Four of us touring with C. Colson Burrell. Left to right, Michele, Cole, Marie Mims Butler, Carol Reese

A rare Erythronium. One of many cool early gems to be seen at Cole’s garden.

I took that moment to hang back and allow the others to move on ahead. Standing there alone looking at the other bank, reflecting, it occurred to me that even God struggles with ugly in the March garden. In fact, as I stood there looking from one side and to the other, I couldn’t help thinking that Cole’s side might have been a little better. It feels like heresy to write such a thing, and it scares me plenty that I did, but, again, journalist integrity.

The creek the divides Cole’s little piece of heaven from God’s country.

One of Cole’s tricks for spicing up the March garden is the inclusion of cold hardy Camellias. Bright red flowers borne on a shrub that looks a lot like Michele.

Remind me to order more bulbs for next Fall. 

After returning home, I went into a power tool-fired, panic-driven, spring cleanup, trying desperately to wipe ugly out of my garden but, truth is, only some of what I did made anything look even slightly better. The real cure for March is April, and the cure for April is May. Anyway, I went into a string-trimming frenzy, slashing back sedges, grasses, perennials and slinging dirt, sticks, gravel, plant labels, cigarette butts, beer cans, and whatever else all over creation anywhere I went. I consider myself kind of a performance artist when it comes to using a string trimmer. And a pretty innovative one at that. A lot of what I do with it would show up very prominently in the DO NOT DO section of the operating manual if manual writers had anything like the imagination I’ve got.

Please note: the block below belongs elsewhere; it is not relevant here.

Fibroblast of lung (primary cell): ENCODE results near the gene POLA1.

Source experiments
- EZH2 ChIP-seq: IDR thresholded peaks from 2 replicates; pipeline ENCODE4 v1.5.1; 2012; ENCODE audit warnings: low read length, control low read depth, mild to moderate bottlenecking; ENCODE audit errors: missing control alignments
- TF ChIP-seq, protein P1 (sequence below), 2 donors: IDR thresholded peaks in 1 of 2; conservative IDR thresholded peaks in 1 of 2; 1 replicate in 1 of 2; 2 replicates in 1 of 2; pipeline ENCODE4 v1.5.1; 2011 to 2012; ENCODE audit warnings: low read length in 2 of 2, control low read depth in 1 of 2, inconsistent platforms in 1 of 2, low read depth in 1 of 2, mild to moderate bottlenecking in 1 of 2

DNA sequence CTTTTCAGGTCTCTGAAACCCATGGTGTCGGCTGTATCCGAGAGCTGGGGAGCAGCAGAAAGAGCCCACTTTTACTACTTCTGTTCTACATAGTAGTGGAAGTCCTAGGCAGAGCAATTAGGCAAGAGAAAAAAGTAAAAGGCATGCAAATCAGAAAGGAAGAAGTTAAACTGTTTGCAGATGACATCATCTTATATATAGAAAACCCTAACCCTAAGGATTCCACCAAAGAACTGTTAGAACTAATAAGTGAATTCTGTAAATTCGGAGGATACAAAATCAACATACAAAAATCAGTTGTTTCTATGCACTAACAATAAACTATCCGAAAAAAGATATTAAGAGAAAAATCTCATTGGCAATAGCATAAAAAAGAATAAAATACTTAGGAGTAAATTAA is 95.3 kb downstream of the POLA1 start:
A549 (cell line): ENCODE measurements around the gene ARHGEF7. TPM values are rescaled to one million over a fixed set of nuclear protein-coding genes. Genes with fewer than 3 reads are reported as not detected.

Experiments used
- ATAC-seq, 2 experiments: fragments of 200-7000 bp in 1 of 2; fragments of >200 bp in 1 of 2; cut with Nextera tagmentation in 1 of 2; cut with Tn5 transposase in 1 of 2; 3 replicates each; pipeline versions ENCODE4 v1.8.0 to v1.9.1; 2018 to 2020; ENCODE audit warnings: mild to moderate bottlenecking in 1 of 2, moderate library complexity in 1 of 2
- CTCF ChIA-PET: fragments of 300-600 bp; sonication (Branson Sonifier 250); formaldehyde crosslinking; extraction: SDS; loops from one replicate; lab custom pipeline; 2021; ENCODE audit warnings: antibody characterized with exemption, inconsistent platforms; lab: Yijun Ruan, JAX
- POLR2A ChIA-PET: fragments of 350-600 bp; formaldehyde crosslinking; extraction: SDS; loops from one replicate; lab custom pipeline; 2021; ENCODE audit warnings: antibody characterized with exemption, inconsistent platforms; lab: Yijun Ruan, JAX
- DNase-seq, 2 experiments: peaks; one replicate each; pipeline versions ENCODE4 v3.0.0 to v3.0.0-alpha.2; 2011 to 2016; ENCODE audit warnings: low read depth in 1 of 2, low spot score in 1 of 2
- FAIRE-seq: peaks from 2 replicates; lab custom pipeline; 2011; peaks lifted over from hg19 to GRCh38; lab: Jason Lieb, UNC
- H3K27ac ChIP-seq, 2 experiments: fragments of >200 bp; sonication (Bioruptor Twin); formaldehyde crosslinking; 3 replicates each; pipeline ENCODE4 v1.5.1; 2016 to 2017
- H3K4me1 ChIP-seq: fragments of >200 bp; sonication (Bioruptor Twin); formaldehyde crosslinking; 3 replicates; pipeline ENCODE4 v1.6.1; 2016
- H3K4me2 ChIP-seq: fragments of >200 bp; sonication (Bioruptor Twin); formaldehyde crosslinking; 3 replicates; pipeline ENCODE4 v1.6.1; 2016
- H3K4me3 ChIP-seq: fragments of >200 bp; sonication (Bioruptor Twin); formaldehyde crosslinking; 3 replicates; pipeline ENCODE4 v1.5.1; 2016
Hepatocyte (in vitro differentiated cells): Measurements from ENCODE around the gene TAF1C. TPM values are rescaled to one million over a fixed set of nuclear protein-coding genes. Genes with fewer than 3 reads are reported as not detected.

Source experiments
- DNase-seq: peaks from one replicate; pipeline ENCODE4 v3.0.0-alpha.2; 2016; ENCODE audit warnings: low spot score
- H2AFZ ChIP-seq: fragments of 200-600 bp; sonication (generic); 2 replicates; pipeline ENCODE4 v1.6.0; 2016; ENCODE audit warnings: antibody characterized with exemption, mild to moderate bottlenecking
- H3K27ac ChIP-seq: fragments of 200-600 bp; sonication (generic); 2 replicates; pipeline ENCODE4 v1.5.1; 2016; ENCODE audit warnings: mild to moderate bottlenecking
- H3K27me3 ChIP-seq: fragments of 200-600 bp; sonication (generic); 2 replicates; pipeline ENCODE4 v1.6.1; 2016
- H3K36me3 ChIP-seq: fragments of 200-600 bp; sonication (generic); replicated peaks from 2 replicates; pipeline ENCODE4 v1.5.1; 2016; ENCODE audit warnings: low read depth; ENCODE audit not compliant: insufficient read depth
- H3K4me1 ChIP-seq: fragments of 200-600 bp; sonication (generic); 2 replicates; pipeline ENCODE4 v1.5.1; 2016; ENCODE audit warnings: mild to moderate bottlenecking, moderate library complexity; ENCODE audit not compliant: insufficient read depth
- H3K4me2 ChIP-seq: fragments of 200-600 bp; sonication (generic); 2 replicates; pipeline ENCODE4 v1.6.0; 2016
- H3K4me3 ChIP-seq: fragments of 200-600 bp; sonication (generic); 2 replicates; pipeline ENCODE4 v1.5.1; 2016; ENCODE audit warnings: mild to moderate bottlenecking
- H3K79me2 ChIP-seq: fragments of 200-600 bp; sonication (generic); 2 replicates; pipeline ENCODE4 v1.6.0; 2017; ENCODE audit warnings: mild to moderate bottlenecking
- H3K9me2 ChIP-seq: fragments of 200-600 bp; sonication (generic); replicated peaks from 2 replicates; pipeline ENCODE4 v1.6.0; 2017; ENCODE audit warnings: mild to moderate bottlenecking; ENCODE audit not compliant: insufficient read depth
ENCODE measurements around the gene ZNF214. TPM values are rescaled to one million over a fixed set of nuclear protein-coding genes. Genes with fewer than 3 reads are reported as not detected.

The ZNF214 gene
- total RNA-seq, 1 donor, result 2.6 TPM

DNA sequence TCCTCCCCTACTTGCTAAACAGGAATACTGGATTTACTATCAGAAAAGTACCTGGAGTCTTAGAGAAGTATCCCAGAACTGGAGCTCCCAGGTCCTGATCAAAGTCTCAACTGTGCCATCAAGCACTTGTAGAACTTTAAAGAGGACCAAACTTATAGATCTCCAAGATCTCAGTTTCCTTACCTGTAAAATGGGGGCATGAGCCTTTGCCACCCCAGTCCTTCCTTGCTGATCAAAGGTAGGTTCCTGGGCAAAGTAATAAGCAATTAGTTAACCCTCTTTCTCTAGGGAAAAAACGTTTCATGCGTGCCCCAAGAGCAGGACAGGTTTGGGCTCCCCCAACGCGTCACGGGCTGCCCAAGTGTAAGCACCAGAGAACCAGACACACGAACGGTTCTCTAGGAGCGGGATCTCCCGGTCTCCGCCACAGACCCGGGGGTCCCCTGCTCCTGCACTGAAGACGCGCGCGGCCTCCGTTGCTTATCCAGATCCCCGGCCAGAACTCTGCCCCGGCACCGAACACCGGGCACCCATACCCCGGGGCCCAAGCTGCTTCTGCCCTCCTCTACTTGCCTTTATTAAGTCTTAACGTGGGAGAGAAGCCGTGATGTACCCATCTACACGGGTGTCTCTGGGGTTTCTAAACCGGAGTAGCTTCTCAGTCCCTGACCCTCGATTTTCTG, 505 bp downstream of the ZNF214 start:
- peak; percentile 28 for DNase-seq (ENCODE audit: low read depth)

As fun and crazy as string is, some jobs are done so much better using the steel, circular blade attachment. This sounds and looks very dangerous as basically I become a wielder of death lumbering around the yard with a screaming engine whirling a circular saw blade at no less than 100,000 rpms at the end of a steel shaft, but it’s probably actually safer than using string. Cutting down big clumps of grasses and sedges is quick and easy and, more than anything, clean. It leaves a nice straight cut and the lopped off top just lays down in place. No slinging of chaff and whatever else off your face and windows like string does. You just want to be sure no beloved dogs, cats, or family members are wandering around with arms or legs you might amputate if they come up on your blind side.  

When a string trimmer with plain old string ain’t enough, get out the “blade.” Someday I’m going to take a photo of myself dressed all in black with a big hood wielding this thing. Sometimes I deadhead (plants) with it too. 

Random thought that occurred to me. If two people–a busy one and a bored one–lived the same number of days, the bored one would at least feel like they lived a longer life. That’s kind of ironic, isn’t it? A little like two guys playing golf. The worst one gets to play more. Anyway, just a thought.